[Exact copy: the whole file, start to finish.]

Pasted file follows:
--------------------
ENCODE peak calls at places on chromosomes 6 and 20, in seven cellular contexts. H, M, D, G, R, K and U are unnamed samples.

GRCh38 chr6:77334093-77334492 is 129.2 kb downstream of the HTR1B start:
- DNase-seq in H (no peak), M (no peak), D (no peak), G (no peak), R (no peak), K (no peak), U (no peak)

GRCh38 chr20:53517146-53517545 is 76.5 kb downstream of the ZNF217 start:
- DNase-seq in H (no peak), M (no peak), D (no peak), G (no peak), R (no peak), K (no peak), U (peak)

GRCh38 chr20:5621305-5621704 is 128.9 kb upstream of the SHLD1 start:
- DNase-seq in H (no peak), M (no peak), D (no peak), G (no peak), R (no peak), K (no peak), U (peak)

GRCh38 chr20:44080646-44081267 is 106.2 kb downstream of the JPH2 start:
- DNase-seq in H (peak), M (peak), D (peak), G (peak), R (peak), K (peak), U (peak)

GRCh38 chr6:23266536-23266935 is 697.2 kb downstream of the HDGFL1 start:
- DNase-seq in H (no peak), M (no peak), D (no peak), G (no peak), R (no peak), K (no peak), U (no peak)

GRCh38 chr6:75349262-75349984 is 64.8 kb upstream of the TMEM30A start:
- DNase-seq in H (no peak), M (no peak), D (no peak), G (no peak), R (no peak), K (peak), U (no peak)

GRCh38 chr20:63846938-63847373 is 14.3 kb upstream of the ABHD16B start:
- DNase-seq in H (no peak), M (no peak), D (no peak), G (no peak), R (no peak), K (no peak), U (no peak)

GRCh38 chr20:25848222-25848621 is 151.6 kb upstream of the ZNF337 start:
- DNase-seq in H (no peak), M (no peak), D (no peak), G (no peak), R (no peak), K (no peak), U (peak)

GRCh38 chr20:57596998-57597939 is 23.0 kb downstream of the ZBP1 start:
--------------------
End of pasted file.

ENCODE peak calls at places on chromosomes 6 and 20, in seven cellular contexts. H, M, D, G, R, K and U are unnamed samples.

GRCh38 chr6:77334093-77334492 is 129.2 kb downstream of the HTR1B start:
- DNase-seq in H (no peak), M (no peak), D (no peak), G (no peak), R (no peak), K (no peak), U (no peak)

GRCh38 chr20:53517146-53517545 is 76.5 kb downstream of the ZNF217 start:
- DNase-seq in H (no peak), M (no peak), D (no peak), G (no peak), R (no peak), K (no peak), U (peak)

GRCh38 chr20:5621305-5621704 is 128.9 kb upstream of the SHLD1 start:
- DNase-seq in H (no peak), M (no peak), D (no peak), G (no peak), R (no peak), K (no peak), U (peak)

GRCh38 chr20:44080646-44081267 is 106.2 kb downstream of the JPH2 start:
- DNase-seq in H (peak), M (peak), D (peak), G (peak), R (peak), K (peak), U (peak)

GRCh38 chr6:23266536-23266935 is 697.2 kb downstream of the HDGFL1 start:
- DNase-seq in H (no peak), M (no peak), D (no peak), G (no peak), R (no peak), K (no peak), U (no peak)

GRCh38 chr6:75349262-75349984 is 64.8 kb upstream of the TMEM30A start:
- DNase-seq in H (no peak), M (no peak), D (no peak), G (no peak), R (no peak), K (peak), U (no peak)

GRCh38 chr20:63846938-63847373 is 14.3 kb upstream of the ABHD16B start:
- DNase-seq in H (no peak), M (no peak), D (no peak), G (no peak), R (no peak), K (no peak), U (no peak)

GRCh38 chr20:25848222-25848621 is 151.6 kb upstream of the ZNF337 start:
- DNase-seq in H (no peak), M (no peak), D (no peak), G (no peak), R (no peak), K (no peak), U (peak)

GRCh38 chr20:57596998-57597939 is 23.0 kb downstream of the ZBP1 start: